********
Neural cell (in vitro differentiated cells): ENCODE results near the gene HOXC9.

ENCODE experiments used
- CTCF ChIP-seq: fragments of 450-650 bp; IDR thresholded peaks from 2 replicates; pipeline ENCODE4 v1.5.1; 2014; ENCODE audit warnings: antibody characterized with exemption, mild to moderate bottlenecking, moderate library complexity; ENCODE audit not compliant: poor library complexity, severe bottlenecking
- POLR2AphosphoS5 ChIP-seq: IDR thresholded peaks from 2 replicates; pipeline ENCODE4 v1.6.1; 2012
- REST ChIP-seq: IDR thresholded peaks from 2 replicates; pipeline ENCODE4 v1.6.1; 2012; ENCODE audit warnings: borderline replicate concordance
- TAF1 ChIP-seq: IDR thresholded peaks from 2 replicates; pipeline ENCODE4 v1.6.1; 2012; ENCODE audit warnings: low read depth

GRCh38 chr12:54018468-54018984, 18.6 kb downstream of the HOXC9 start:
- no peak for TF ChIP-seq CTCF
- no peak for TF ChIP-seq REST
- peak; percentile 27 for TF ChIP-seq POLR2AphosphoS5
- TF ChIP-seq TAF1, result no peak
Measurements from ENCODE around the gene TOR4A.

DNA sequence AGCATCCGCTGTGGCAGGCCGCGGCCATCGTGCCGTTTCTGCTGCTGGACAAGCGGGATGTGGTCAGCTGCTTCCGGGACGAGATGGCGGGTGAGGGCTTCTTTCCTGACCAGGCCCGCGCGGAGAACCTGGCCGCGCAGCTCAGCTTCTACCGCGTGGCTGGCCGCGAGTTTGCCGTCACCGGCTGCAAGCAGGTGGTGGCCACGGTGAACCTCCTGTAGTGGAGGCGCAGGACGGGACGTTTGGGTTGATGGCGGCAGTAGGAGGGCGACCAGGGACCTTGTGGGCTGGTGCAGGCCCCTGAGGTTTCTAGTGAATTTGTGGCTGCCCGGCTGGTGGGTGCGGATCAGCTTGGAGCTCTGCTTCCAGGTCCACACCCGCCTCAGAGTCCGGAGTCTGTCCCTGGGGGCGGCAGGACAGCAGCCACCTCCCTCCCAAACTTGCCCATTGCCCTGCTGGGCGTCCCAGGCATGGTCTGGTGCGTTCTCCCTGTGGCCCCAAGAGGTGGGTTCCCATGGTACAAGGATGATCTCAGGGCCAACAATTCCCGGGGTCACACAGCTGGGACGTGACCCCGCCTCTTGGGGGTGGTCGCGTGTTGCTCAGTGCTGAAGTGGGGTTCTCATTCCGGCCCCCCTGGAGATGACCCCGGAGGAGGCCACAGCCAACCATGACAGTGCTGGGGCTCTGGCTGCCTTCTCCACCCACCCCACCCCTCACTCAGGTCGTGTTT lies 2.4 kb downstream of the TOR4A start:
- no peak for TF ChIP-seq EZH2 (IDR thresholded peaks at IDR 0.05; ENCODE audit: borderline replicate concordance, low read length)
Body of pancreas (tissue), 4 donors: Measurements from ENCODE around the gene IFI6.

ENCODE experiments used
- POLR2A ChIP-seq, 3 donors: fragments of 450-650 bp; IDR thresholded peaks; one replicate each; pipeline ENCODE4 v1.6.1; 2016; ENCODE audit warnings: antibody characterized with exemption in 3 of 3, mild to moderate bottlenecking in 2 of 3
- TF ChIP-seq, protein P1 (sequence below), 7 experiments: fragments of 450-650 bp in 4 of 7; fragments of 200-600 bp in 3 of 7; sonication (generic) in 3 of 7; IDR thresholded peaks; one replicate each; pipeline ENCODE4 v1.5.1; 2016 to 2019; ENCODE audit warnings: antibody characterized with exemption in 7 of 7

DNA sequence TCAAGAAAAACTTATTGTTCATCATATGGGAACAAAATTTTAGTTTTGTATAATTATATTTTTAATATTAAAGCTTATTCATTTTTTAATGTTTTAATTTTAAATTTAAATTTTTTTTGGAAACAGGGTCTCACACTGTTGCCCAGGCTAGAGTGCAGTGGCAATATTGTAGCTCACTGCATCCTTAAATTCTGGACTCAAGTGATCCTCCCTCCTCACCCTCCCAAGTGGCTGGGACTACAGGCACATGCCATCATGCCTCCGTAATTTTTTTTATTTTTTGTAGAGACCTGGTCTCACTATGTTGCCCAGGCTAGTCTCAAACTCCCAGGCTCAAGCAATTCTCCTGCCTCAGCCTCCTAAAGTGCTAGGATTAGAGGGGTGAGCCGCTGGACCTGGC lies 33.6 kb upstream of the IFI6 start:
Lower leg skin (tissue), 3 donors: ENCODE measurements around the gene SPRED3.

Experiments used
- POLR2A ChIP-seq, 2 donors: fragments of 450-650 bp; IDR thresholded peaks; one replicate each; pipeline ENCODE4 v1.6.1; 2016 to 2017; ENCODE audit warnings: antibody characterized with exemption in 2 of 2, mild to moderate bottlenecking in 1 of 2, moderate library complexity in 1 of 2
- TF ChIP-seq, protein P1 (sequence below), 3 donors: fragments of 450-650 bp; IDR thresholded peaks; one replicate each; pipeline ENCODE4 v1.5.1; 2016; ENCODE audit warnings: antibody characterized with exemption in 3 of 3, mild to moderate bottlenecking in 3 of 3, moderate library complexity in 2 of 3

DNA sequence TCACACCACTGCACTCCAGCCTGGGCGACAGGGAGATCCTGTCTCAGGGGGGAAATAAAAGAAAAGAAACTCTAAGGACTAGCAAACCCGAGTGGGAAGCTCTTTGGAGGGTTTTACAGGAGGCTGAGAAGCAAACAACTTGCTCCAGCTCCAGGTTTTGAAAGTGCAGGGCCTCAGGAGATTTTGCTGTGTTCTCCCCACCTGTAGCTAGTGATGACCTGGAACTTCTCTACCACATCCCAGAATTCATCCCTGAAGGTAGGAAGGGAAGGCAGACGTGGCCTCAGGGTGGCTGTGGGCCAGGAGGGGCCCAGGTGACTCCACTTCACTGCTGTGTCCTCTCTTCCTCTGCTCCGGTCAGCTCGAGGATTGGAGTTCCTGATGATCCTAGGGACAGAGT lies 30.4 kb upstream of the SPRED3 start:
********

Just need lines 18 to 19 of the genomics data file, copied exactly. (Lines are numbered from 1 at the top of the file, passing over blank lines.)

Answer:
- TF ChIP-seq, protein P1 (sequence below), 7 experiments: fragments of 450-650 bp in 4 of 7; fragments of 200-600 bp in 3 of 7; sonication (generic) in 3 of 7; IDR thresholded peaks; one replicate each; pipeline ENCODE4 v1.5.1; 2016 to 2019; ENCODE audit warnings: antibody characterized with exemption in 7 of 7

DNA sequence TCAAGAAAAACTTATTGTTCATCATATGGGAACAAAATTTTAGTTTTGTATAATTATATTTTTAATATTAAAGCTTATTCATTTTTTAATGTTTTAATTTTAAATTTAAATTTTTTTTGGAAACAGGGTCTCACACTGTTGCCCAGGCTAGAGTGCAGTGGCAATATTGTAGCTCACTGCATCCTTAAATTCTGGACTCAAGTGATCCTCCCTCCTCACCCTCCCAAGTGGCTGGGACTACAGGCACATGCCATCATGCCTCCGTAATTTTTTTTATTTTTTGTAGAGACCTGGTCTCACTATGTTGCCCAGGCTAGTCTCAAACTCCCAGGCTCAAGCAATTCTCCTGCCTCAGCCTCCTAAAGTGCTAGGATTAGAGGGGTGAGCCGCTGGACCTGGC lies 33.6 kb upstream of the IFI6 start: